Hugh and I have a long history of tangling over his remarks, 90 percent of which are not relevant to the posts I write. I do not concern myself about his comments on Lew or Anita’s posts, not do I interfere when he and other commentators are debating some (often tangental) issue in the threads of posts I have written.

    I draw the line on irrelevant and inconsequential thread jacks directed at me, which is what I believe Hugh is most interested in doing. Thus my request for him to give me a break rather than have me ban him. in due course he can come back, hopefully with a better attitude.

  16. Chris Waugh on October 12th, 2013 at 10:44

    http://tinyurl.com/lputc9q
    Pablo, I’m going to assume you’ve seen this interview in the Herald. Reading it reminded me so much of this post – amidst all the pathetically soft questions and answers were a few that had me thinking “Shouldn’t that be Murray McCully’s job?”

    Oh, and this makes me wonder:
    “The Malaysian Prime Minister Najib said to me last night we should think about teaching more Bahasa Indonesia.”

    Really? Not Bahasa Melayu? Does MFAT need to assign a team to ensure Key gets his languages right?

  17. Pablo on October 12th, 2013 at 10:55

    Chris: I had a similar reaction.

    As for the questions.”Who are your texting buddies?” Geez.

    One irony in the questions about language training is that Indonesian used to be taught at Auckland University but the program was killed off in the early 2000s by the geniuses running the place. Not enough bums in seats apparently.

  18. Chris Waugh on October 12th, 2013 at 13:08

    That reminds me of my time at Otago and threatened cutbacks to the French, German and Classics departments and the closure of the Russian department. Again, bums on seats. I stood up at a meeting of staff and students and said, “My name is Chris, I study French, German and Russian”. One of my lecturers later told me that as soon as I said that, the guy next to him said, “well, you’re screwed then, mate”. I did manage to get a degree worth something… But I look at the Otago website now and I’m horrified. I never could figure out why a country so entirely dependent on international trade values the learning of foreign languages so poorly.

    Meanwhile, has John Key been reading up on modern Chinese history? Mysterious plane crashes in remote regions are quite effective methods of removing inconvenient politicians, and I read poor Murray had a bit of a close call. Now I need a “tongue in cheek” HTML tag.

  19. helenalex on October 16th, 2013 at 09:25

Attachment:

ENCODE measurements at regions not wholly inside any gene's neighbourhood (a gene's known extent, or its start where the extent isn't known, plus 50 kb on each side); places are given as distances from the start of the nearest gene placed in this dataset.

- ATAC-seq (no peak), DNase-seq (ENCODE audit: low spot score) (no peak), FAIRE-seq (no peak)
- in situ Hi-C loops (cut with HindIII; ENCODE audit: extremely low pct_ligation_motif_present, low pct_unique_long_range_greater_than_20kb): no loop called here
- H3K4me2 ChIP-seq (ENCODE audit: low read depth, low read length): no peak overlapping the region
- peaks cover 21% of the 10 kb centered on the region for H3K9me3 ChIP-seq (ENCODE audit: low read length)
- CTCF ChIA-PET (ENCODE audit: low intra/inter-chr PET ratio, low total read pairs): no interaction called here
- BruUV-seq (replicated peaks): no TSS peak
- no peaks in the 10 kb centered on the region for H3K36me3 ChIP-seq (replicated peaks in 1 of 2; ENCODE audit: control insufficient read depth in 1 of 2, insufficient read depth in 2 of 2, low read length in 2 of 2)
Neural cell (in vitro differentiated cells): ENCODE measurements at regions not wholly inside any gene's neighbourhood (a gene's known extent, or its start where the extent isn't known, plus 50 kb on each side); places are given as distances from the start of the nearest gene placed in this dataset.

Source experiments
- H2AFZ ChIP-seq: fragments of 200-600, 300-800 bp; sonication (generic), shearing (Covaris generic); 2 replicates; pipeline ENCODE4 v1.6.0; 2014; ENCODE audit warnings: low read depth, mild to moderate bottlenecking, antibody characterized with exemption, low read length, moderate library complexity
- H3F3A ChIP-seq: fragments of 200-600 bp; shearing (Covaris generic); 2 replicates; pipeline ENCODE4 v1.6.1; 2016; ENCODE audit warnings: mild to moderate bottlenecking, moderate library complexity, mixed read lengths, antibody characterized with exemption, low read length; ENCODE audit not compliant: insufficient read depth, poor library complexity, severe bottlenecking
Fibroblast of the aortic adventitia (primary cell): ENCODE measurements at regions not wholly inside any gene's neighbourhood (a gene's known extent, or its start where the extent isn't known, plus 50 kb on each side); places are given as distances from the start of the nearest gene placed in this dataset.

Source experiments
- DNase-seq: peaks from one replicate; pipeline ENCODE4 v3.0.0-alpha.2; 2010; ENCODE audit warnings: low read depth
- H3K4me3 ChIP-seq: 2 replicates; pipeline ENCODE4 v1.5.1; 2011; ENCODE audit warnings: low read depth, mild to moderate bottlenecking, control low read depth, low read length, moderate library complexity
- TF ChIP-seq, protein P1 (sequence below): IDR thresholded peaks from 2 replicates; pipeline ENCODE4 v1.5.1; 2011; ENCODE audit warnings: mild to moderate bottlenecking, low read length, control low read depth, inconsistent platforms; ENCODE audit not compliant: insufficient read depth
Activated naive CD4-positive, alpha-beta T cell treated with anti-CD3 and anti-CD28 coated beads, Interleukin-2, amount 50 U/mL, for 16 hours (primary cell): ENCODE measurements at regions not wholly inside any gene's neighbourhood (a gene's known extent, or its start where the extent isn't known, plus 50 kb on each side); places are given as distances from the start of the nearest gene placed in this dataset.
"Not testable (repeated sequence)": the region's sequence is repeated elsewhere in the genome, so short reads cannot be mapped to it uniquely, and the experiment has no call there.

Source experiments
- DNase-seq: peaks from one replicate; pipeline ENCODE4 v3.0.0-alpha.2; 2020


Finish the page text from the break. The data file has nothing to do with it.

Pablo: have you tried just not responding to his posts? Someone coming to this post without any knowledge of the history you two have could quite easily get the impression that anyone who disagrees with you – or genuinely misses your point – will be subject to personal abuse. (Note I’m not saying you actually do this, just that it could look that way to the new reader.) It doesn’t exactly create an atmosphere conducive to open debate.

    Obviously it’s your blog and you can respond to people how you want. But if you would like your posts to spark genuine debate, you might want to think about how some of your comments look to the general reader.

  20. Pablo on October 16th, 2013 at 10:33

    helenalex:

    I see your point and have taken it on board. Hugh and I have a fairly long history so I assume that other regular readers are familiar with it. As it turns out, he just gets under my skin (deliberately, I suspect), so I lose patience quickly.

    The only person ever banned here is a fellow by the name of Paul Scott (aka Peter Quixote and most recently lolitasbrother), whose trolling even got Lew annoyed (and Lew is a far more patient person than I am). Heck, even that sorry sack redbaiter has been allowed to rant here, although he seems to be smart enough to realize he is in over his head.

    Hugh is not on that miserable level. In fact, if you are reading this Hugh you are welcome to come back. Just please choose your line of attack carefully and focus on the substance of posts.

  21. Hugh on October 20th, 2013 at 19:35

    Pablo, that’s kind of you to offer, but I’m having seriously conflicted thoughts about taking you up on your offer. I may contact you about it later.

  22. Pablo on October 23rd, 2013 at 16:38

    No problem Hugh. it was an invitation, not an order.

  23. Hugh on October 31st, 2013 at 20:48

    Just for the record, based on some private correspondence between Pablo and I, it seems I won’t be returning, as his conditions for refraining from personally insulting me are conditions I don’t feel able to meet.